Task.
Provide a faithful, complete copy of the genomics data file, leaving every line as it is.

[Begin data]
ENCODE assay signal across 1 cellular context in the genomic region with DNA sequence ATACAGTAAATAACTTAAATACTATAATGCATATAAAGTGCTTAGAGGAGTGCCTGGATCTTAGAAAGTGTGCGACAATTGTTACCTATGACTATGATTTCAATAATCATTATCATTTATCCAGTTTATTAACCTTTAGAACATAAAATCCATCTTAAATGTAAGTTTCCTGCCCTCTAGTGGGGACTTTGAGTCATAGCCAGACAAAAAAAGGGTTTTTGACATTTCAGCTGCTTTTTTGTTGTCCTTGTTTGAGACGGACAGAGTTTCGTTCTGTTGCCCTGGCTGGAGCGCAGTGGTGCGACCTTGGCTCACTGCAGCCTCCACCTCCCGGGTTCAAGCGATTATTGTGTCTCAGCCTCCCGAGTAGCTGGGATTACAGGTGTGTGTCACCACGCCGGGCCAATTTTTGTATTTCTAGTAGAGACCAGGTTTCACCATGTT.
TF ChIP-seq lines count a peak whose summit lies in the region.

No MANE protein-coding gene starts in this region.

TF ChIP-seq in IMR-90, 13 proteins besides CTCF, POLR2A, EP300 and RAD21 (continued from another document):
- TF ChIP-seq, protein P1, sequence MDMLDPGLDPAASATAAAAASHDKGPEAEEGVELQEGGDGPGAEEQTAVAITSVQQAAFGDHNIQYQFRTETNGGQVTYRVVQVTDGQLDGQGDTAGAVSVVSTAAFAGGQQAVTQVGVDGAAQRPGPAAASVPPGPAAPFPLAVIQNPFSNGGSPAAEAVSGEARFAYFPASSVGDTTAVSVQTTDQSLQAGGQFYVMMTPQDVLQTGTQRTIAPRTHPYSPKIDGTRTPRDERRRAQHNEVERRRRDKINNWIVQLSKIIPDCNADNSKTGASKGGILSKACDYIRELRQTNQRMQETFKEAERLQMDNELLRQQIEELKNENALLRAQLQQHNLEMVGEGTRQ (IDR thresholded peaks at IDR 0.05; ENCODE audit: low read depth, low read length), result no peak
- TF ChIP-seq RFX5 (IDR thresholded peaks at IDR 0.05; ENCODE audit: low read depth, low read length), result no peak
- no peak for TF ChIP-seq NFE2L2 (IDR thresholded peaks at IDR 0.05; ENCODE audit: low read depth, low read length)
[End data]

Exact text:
ENCODE assay signal across 1 cellular context in the genomic region with DNA sequence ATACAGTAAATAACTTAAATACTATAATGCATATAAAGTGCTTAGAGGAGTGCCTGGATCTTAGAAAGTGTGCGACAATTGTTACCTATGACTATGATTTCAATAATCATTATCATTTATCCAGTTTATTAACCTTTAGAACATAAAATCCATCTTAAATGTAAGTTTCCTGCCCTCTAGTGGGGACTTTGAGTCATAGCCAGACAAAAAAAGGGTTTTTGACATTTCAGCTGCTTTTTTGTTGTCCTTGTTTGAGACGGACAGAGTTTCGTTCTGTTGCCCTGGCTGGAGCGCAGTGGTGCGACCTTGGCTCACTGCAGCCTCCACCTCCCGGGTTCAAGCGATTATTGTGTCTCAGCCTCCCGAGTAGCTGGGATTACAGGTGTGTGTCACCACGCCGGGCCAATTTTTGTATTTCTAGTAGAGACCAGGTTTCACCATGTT.
TF ChIP-seq lines count a peak whose summit lies in the region.

No MANE protein-coding gene starts in this region.

TF ChIP-seq in IMR-90, 13 proteins besides CTCF, POLR2A, EP300 and RAD21 (continued from another document):
- TF ChIP-seq, protein P1, sequence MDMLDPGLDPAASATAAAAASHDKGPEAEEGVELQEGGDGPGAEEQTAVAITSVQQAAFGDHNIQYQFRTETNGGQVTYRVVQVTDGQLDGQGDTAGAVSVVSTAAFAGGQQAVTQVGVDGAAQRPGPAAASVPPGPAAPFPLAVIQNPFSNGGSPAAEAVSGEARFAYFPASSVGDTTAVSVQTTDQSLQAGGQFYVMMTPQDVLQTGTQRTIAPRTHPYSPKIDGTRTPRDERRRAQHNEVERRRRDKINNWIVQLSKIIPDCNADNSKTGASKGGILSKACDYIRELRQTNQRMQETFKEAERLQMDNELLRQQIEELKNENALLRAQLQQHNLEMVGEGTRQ (IDR thresholded peaks at IDR 0.05; ENCODE audit: low read depth, low read length), result no peak
- TF ChIP-seq RFX5 (IDR thresholded peaks at IDR 0.05; ENCODE audit: low read depth, low read length), result no peak
- no peak for TF ChIP-seq NFE2L2 (IDR thresholded peaks at IDR 0.05; ENCODE audit: low read depth, low read length)